Wednesday, August 7, 2013

“An open mind, like an open mouth, should close on something”

George Weigel shares some quotations he collected but thus far has not used elsewhere:
  • Getting the conversation started properly: “How doth truth prosper in thy parts?” (an old Quaker greeting).
  • The evils of French revolutionary weights and measures:“If God had wanted us to use the metric system, he’d have given us 10 apostles” (an angry worker, struggling with metric tools).
  • Rarely an argument lost: “He can persuade most people of most things, and above all he can persuade himself of almost anything” (W.E. Forster on William Gladstone).
  • The limits of openness: “An open mind, like an open mouth, should close on something” (G.K. Chesterton [of course]).
  • Social ineptness: “Bore. A person who talks when you wish him to listen” (Ambrose Bierce, The Devil’s Dictionary).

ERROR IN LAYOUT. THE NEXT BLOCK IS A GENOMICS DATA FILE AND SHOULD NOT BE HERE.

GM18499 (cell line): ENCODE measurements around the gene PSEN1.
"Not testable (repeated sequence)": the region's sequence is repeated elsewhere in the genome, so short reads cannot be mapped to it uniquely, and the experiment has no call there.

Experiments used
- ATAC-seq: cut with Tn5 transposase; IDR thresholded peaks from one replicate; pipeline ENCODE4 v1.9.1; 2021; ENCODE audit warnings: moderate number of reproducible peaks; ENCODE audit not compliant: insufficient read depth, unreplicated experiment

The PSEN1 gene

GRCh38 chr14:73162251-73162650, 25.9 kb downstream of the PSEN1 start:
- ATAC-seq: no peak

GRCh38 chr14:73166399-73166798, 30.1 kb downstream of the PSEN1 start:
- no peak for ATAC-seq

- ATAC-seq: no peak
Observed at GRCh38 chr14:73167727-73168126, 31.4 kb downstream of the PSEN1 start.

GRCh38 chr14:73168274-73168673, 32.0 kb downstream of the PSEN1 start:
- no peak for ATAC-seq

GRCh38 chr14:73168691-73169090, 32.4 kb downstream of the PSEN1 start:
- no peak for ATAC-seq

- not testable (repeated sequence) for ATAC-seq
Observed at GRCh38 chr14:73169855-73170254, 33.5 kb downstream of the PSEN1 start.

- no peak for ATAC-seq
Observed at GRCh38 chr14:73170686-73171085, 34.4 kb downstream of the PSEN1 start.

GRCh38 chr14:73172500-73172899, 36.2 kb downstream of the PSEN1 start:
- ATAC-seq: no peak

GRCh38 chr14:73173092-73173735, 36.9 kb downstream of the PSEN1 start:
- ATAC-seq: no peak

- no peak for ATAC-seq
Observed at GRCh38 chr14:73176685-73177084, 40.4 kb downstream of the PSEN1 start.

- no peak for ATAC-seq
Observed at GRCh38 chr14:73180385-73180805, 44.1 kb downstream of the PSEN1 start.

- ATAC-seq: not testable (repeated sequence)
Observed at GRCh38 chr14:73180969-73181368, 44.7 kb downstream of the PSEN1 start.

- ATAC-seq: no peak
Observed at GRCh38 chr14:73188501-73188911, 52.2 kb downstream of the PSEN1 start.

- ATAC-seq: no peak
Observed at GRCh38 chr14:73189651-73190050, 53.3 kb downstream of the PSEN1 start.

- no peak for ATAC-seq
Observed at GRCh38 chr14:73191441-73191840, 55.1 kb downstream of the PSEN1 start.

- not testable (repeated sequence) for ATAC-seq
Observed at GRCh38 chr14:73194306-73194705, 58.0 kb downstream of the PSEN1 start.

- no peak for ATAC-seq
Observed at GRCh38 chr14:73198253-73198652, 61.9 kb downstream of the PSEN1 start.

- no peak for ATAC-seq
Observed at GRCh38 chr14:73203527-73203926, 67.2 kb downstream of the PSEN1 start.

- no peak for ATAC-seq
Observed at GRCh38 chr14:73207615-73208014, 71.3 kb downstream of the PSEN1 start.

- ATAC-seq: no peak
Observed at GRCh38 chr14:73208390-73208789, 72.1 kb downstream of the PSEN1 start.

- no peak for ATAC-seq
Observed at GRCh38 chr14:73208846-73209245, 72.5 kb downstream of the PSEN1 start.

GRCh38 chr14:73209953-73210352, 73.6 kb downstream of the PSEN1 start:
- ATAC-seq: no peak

• Good government: “When Dr. Johnson defined patriotism as the last refuge of a scoundrel, he was unconscious of the then undeveloped capabilities and uses of the word ‘Reform’” (Senator Roscoe Conkling).
  • A culture without reality contact: “We have now sunk to a depth at which the restatement of the obvious is the first duty of intelligent men” (George Orwell).
  • The earthen vessel of the Church: “No merely human institution conducted with such knavish imbecility would have lasted a fortnight” (Hillaire Belloc on Catholicism).
  • Our task: “The Gospel must be preached by men. The angels have other duties” (plaque found in an old church). [more]